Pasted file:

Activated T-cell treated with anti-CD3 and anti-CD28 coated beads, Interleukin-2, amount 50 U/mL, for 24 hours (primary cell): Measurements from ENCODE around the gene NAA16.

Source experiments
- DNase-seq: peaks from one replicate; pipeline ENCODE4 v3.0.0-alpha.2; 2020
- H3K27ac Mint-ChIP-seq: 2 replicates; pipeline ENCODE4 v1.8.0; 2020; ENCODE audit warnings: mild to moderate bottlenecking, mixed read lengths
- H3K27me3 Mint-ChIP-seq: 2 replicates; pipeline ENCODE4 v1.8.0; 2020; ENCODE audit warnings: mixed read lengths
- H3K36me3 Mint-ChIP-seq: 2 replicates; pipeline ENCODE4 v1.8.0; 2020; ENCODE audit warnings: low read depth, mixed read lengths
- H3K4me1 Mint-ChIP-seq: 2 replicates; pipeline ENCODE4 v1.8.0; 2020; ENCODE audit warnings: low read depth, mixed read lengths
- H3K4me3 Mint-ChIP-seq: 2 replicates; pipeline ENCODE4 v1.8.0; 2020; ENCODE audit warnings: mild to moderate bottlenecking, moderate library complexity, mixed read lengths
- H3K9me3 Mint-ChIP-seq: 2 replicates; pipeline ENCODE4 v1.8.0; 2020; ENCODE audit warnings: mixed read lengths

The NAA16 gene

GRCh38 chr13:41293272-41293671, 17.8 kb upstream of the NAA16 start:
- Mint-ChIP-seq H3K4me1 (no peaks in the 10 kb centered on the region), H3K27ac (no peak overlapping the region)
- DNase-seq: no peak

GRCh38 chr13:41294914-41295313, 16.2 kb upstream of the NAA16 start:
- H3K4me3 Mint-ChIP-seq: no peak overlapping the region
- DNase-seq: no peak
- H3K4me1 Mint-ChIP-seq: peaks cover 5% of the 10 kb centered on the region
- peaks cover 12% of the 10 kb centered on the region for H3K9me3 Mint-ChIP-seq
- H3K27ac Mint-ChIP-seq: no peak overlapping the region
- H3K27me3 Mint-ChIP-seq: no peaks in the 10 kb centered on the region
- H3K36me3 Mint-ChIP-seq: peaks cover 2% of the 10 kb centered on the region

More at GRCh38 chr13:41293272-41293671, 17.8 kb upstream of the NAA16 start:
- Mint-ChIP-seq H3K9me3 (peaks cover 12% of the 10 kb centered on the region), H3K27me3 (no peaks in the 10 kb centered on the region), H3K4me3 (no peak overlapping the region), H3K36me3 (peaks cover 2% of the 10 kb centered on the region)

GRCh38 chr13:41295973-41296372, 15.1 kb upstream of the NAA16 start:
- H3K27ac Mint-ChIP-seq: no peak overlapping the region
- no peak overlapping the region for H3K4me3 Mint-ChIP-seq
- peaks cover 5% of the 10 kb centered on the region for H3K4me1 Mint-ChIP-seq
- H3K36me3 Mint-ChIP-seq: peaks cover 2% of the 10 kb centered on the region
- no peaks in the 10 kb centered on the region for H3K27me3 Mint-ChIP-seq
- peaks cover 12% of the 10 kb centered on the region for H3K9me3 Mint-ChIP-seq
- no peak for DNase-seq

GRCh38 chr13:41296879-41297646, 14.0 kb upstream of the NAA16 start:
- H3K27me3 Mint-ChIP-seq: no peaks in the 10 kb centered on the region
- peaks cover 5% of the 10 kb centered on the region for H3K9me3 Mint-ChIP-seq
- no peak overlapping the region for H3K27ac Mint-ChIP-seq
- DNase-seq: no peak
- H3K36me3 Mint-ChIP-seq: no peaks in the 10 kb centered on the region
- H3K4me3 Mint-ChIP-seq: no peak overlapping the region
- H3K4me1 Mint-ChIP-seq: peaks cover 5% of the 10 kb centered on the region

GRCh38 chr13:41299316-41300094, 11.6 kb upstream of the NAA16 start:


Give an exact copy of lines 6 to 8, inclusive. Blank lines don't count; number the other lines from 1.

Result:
- H3K36me3 Mint-ChIP-seq: 2 replicates; pipeline ENCODE4 v1.8.0; 2020; ENCODE audit warnings: low read depth, mixed read lengths
- H3K4me1 Mint-ChIP-seq: 2 replicates; pipeline ENCODE4 v1.8.0; 2020; ENCODE audit warnings: low read depth, mixed read lengths
- H3K4me3 Mint-ChIP-seq: 2 replicates; pipeline ENCODE4 v1.8.0; 2020; ENCODE audit warnings: mild to moderate bottlenecking, moderate library complexity, mixed read lengths